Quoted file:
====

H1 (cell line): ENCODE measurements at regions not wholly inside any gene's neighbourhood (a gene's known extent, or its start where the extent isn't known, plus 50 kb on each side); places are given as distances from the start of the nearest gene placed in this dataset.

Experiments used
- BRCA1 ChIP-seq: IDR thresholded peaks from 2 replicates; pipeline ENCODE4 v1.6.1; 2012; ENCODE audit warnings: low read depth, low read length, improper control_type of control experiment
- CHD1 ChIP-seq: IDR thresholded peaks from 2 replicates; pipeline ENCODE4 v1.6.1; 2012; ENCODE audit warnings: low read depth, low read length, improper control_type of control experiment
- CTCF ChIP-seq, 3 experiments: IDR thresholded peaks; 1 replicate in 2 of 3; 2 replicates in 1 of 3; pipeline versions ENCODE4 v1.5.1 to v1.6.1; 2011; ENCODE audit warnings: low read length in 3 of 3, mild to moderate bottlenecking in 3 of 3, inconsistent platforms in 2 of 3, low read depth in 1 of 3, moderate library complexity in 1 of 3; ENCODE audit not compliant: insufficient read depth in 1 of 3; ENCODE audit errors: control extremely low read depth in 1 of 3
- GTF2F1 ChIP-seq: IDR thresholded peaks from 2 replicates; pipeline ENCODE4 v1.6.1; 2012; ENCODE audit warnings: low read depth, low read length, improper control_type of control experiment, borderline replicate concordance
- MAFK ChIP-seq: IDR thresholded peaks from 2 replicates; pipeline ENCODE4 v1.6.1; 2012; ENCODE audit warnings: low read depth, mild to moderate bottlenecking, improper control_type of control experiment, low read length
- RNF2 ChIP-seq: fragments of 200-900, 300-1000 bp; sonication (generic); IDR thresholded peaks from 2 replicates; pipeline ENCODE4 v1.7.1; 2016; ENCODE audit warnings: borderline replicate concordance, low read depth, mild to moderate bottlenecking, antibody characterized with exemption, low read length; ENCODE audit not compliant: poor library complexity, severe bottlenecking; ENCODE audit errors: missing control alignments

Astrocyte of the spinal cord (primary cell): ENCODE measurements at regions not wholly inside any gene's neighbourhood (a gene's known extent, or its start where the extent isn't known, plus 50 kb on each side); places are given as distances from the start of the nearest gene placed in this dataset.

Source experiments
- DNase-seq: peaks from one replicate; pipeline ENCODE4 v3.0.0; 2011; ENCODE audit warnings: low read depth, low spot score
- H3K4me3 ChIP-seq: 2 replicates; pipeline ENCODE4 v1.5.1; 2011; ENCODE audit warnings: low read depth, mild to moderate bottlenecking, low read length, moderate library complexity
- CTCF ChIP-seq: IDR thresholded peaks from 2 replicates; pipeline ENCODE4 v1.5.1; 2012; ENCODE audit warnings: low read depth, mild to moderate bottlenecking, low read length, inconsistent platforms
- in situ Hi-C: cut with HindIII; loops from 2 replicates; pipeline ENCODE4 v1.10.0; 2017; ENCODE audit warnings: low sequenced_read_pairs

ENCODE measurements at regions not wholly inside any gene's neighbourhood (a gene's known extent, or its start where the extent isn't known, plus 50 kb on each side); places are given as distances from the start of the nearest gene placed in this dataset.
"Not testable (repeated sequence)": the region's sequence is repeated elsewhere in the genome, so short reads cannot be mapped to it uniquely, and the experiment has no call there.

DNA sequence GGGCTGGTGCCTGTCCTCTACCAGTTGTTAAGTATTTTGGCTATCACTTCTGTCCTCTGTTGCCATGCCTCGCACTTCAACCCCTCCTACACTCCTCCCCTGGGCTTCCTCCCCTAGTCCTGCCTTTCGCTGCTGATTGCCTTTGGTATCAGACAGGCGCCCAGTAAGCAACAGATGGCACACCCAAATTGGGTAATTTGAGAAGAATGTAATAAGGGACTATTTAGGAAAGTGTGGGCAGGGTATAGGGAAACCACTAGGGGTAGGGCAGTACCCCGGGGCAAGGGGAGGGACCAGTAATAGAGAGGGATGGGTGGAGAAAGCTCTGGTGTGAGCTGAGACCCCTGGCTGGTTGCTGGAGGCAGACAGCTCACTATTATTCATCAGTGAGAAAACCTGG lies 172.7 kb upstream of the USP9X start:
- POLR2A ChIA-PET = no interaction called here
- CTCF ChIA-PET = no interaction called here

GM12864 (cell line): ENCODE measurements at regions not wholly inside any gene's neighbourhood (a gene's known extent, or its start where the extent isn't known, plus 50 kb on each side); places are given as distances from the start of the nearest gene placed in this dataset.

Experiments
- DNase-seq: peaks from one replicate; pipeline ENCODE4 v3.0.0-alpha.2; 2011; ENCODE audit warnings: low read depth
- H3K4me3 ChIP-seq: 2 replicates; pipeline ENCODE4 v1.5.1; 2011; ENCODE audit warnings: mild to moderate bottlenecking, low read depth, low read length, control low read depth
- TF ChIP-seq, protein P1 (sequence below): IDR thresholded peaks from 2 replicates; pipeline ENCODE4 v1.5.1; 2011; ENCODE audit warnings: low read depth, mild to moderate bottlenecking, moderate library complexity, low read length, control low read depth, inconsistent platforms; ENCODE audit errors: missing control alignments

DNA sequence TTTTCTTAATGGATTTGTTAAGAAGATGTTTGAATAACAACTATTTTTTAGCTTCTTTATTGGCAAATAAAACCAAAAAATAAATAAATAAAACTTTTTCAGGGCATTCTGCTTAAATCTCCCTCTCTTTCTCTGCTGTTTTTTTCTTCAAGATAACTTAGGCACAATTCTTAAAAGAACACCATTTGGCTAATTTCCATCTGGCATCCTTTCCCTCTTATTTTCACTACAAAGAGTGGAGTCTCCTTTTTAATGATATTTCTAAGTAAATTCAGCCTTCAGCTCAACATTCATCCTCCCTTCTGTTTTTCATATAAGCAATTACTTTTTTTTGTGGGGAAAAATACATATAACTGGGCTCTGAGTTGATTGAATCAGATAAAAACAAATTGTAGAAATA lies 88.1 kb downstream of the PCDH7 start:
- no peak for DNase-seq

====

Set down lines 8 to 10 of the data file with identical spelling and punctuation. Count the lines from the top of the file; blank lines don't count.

- RNF2 ChIP-seq: fragments of 200-900, 300-1000 bp; sonication (generic); IDR thresholded peaks from 2 replicates; pipeline ENCODE4 v1.7.1; 2016; ENCODE audit warnings: borderline replicate concordance, low read depth, mild to moderate bottlenecking, antibody characterized with exemption, low read length; ENCODE audit not compliant: poor library complexity, severe bottlenecking; ENCODE audit errors: missing control alignments

Astrocyte of the spinal cord (primary cell): ENCODE measurements at regions not wholly inside any gene's neighbourhood (a gene's known extent, or its start where the extent isn't known, plus 50 kb on each side); places are given as distances from the start of the nearest gene placed in this dataset.

Source experiments